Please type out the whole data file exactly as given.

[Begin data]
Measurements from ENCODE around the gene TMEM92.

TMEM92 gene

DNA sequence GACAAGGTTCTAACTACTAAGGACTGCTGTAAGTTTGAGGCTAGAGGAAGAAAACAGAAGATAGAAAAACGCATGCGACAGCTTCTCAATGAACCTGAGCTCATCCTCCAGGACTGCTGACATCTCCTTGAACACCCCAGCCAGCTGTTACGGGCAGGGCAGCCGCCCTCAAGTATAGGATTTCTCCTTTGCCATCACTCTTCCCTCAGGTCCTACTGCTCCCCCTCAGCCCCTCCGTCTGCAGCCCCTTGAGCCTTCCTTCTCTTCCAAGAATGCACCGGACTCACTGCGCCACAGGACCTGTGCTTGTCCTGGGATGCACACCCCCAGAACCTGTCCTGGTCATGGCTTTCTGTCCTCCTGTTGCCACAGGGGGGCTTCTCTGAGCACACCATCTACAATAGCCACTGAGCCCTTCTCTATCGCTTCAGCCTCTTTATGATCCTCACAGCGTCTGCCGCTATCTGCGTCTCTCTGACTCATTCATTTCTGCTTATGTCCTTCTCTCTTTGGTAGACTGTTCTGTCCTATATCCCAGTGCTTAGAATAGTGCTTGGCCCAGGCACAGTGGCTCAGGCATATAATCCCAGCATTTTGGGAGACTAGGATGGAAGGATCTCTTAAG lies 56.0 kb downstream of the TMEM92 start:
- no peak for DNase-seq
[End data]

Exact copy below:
Measurements from ENCODE around the gene TMEM92.

TMEM92 gene

DNA sequence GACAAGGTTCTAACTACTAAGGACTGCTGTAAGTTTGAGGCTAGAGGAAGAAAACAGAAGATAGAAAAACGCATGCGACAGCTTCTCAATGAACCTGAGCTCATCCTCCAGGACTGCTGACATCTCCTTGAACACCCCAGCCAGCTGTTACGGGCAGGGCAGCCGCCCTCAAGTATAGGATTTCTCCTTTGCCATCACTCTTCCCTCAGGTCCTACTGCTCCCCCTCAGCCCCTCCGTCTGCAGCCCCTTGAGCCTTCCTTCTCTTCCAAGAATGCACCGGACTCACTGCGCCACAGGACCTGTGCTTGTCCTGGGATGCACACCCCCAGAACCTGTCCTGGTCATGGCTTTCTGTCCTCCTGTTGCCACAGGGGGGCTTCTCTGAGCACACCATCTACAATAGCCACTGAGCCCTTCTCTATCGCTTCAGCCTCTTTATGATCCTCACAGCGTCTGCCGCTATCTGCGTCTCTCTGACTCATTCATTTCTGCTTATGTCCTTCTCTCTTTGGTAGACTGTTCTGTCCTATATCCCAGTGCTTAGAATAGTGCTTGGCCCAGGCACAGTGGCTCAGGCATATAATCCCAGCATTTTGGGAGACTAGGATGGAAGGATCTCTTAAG lies 56.0 kb downstream of the TMEM92 start:
- no peak for DNase-seq